tors in machine operations + or partially trained operators in wiring
from diagrams and operating sequences of long and complex reports.
Does not include working supervisors performing tabulating-machine
operations and day-to-day supervision of the work and production of
a group of tabulating-machine operators.
Class B — Operates more difficult tabulating or electrical a c­
counting machines such as the tabulator and calculator, in addition
to the sorter, reproducer, and collator. This work is performed under
sp ecific instructions and may include the performance of some wir­
ing from diagrams. The work typically involves, for example, tabu­
lations involving a repetitive accounting exercise, a complete but
small tabulating study, or parts of a longer and more complex report.
Such reports and studies are usually of a recurring nature where
the procedures are well established. May also include the training
of new employees in the basic operation of the machine.
Class C— Operates simple tabulating or electrical account­
ing machines such as the sorter, reproducing punch, collator, etc.,
with sp ecific instructions. May include simple wiring from diagrams
and some filing work. The work typically involves portions of a
work unit, for example, individual sorting or collating runs, or re­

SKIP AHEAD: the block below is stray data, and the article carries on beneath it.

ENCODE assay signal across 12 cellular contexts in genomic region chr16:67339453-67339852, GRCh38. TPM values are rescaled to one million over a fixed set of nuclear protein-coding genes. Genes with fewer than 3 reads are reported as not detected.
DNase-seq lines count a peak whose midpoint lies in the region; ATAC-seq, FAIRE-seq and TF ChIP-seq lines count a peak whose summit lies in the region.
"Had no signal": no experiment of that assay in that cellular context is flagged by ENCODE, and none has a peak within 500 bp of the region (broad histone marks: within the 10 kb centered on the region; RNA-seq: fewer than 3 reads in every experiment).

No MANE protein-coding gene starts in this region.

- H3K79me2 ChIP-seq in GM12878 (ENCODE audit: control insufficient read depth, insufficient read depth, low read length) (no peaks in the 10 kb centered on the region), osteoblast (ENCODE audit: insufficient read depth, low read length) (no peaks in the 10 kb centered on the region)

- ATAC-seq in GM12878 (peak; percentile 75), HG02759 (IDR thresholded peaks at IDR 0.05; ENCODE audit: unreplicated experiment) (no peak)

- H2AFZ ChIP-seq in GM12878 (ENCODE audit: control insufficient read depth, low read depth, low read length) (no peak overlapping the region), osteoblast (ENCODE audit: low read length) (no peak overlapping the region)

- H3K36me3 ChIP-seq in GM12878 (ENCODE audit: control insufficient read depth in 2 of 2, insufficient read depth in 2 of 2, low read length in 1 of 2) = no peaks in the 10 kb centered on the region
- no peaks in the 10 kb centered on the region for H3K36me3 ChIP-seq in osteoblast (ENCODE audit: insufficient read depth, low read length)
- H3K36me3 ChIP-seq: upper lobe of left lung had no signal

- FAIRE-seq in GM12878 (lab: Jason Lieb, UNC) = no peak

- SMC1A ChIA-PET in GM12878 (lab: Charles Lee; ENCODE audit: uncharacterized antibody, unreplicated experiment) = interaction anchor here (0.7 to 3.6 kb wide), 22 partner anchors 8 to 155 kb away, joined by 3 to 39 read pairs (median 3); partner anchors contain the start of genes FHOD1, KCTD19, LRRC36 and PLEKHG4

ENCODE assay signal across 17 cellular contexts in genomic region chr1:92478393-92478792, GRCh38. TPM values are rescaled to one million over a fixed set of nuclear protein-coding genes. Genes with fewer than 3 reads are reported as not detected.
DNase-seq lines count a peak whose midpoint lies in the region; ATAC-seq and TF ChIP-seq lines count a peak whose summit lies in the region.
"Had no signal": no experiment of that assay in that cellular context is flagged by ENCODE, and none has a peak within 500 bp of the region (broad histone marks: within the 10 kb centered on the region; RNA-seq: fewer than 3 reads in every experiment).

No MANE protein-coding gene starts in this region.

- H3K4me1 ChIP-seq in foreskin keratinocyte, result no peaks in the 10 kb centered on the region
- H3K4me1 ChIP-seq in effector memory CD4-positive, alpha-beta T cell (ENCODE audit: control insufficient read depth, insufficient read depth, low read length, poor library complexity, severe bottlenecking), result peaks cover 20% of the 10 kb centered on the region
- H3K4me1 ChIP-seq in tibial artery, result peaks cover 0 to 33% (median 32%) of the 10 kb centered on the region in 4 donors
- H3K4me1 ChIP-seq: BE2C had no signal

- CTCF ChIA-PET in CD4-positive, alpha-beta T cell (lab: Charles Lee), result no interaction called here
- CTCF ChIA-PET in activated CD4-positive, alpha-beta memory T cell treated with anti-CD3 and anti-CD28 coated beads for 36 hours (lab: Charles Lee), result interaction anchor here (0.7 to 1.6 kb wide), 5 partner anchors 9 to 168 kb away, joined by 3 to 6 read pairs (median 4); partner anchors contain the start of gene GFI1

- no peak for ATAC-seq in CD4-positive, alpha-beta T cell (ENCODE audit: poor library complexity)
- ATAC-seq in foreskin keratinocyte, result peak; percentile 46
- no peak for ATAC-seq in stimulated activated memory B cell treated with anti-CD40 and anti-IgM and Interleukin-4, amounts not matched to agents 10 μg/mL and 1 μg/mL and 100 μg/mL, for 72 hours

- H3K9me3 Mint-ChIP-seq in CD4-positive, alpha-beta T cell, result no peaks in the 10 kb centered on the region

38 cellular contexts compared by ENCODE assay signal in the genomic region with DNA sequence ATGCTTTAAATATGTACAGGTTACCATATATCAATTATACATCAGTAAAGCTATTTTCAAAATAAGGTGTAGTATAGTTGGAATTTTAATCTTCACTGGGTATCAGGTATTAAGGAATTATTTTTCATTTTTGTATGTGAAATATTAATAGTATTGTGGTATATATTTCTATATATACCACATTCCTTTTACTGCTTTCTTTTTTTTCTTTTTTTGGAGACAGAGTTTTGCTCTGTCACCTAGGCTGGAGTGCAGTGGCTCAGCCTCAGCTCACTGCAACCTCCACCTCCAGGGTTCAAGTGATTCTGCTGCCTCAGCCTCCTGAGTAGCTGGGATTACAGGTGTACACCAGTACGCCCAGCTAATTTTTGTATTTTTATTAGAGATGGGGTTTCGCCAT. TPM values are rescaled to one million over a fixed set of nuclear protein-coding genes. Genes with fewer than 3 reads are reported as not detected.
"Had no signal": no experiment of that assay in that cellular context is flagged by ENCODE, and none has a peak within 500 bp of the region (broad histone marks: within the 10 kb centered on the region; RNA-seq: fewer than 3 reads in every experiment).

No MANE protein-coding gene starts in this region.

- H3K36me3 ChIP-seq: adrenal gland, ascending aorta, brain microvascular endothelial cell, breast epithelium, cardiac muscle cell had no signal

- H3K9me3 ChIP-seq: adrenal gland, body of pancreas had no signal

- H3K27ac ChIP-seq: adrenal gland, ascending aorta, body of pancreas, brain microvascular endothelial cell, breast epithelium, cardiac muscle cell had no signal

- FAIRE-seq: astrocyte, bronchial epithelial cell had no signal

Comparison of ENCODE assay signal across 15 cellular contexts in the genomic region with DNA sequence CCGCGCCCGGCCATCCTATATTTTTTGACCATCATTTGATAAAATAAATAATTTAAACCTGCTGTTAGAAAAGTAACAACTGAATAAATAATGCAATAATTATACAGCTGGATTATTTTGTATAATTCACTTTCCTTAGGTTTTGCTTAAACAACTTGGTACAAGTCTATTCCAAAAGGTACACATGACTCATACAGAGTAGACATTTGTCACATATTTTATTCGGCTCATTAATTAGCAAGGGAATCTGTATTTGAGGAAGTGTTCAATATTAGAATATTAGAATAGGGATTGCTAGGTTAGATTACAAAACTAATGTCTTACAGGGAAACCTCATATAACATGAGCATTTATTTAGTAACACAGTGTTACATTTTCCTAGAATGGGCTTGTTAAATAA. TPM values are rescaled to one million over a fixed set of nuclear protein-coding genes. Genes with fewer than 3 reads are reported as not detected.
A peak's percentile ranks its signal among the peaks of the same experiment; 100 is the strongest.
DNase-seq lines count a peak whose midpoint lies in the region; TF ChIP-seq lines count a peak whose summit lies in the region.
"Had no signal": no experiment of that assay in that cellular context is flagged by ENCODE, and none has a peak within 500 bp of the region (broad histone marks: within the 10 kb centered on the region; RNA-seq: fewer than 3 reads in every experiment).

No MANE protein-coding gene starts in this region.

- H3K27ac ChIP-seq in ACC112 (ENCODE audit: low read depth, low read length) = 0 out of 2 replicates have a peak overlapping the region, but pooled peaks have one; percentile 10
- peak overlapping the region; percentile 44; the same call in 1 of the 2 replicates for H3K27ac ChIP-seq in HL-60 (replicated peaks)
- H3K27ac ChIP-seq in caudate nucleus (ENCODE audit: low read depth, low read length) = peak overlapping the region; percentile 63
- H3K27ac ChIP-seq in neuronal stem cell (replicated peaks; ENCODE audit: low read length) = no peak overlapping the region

petitive operations.

TRANSCRIBING-MACHINE OPERATOR, GENERAL
Primary duty is to transcribe dictation involving a normal routine
vocabulary from transcribing-machine records. May also type from written
copy and do simple clerical work. Workers transcribing dictation in­
volving a varied technical or specialized vocabulary such as legal briefs
or reports on scien tific research are not included. A worker who takes
dictation in shorthand or by Stenotype or similar machine is classified
as a stenographer, general.

18

TYPIST

TYPIST— Continued

Uses a typewriter to make copies of various material or to make
out bills after calculations have been made by another person. May in­
clude typing of sten cils, mats, or similar materials for use in duplicat­
ing processes. May do clerical work involving little special training,
such as keeping simple records, filing records and reports, or sorting
and distributing incoming mail.
Class A— Performs one or more o f the following: Typing ma­